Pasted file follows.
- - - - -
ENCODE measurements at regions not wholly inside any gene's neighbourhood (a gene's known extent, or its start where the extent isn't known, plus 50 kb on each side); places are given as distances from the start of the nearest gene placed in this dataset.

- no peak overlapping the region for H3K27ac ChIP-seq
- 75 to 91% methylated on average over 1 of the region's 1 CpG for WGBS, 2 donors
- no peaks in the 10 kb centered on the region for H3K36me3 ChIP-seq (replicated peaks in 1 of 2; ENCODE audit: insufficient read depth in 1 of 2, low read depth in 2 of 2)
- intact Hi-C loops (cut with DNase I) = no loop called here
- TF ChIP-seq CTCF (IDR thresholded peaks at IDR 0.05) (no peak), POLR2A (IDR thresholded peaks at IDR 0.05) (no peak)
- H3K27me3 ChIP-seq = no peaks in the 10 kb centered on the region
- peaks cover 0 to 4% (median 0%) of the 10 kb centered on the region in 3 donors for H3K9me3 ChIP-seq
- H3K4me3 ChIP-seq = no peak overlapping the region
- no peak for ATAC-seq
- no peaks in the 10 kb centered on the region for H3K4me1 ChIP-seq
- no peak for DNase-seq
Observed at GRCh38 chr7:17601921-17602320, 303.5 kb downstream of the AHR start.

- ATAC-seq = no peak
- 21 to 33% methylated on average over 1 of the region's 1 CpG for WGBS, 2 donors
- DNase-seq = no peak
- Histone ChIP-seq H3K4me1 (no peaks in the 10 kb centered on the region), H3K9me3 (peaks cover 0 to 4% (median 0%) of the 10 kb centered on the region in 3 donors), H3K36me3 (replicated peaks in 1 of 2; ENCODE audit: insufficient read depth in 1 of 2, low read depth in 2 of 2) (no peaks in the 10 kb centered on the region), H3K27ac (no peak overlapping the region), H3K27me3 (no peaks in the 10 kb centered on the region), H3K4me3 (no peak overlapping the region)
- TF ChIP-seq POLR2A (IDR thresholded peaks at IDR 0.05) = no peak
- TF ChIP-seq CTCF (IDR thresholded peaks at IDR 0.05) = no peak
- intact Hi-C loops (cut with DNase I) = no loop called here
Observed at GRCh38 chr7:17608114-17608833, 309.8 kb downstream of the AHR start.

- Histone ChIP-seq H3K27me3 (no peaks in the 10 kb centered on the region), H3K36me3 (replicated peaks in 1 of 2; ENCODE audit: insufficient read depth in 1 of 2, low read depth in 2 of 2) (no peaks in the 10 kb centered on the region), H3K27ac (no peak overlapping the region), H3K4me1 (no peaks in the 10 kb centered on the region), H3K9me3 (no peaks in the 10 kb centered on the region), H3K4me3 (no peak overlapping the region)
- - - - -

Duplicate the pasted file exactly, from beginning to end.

ENCODE measurements at regions not wholly inside any gene's neighbourhood (a gene's known extent, or its start where the extent isn't known, plus 50 kb on each side); places are given as distances from the start of the nearest gene placed in this dataset.

- no peak overlapping the region for H3K27ac ChIP-seq
- 75 to 91% methylated on average over 1 of the region's 1 CpG for WGBS, 2 donors
- no peaks in the 10 kb centered on the region for H3K36me3 ChIP-seq (replicated peaks in 1 of 2; ENCODE audit: insufficient read depth in 1 of 2, low read depth in 2 of 2)
- intact Hi-C loops (cut with DNase I) = no loop called here
- TF ChIP-seq CTCF (IDR thresholded peaks at IDR 0.05) (no peak), POLR2A (IDR thresholded peaks at IDR 0.05) (no peak)
- H3K27me3 ChIP-seq = no peaks in the 10 kb centered on the region
- peaks cover 0 to 4% (median 0%) of the 10 kb centered on the region in 3 donors for H3K9me3 ChIP-seq
- H3K4me3 ChIP-seq = no peak overlapping the region
- no peak for ATAC-seq
- no peaks in the 10 kb centered on the region for H3K4me1 ChIP-seq
- no peak for DNase-seq
Observed at GRCh38 chr7:17601921-17602320, 303.5 kb downstream of the AHR start.

- ATAC-seq = no peak
- 21 to 33% methylated on average over 1 of the region's 1 CpG for WGBS, 2 donors
- DNase-seq = no peak
- Histone ChIP-seq H3K4me1 (no peaks in the 10 kb centered on the region), H3K9me3 (peaks cover 0 to 4% (median 0%) of the 10 kb centered on the region in 3 donors), H3K36me3 (replicated peaks in 1 of 2; ENCODE audit: insufficient read depth in 1 of 2, low read depth in 2 of 2) (no peaks in the 10 kb centered on the region), H3K27ac (no peak overlapping the region), H3K27me3 (no peaks in the 10 kb centered on the region), H3K4me3 (no peak overlapping the region)
- TF ChIP-seq POLR2A (IDR thresholded peaks at IDR 0.05) = no peak
- TF ChIP-seq CTCF (IDR thresholded peaks at IDR 0.05) = no peak
- intact Hi-C loops (cut with DNase I) = no loop called here
Observed at GRCh38 chr7:17608114-17608833, 309.8 kb downstream of the AHR start.

- Histone ChIP-seq H3K27me3 (no peaks in the 10 kb centered on the region), H3K36me3 (replicated peaks in 1 of 2; ENCODE audit: insufficient read depth in 1 of 2, low read depth in 2 of 2) (no peaks in the 10 kb centered on the region), H3K27ac (no peak overlapping the region), H3K4me1 (no peaks in the 10 kb centered on the region), H3K9me3 (no peaks in the 10 kb centered on the region), H3K4me3 (no peak overlapping the region)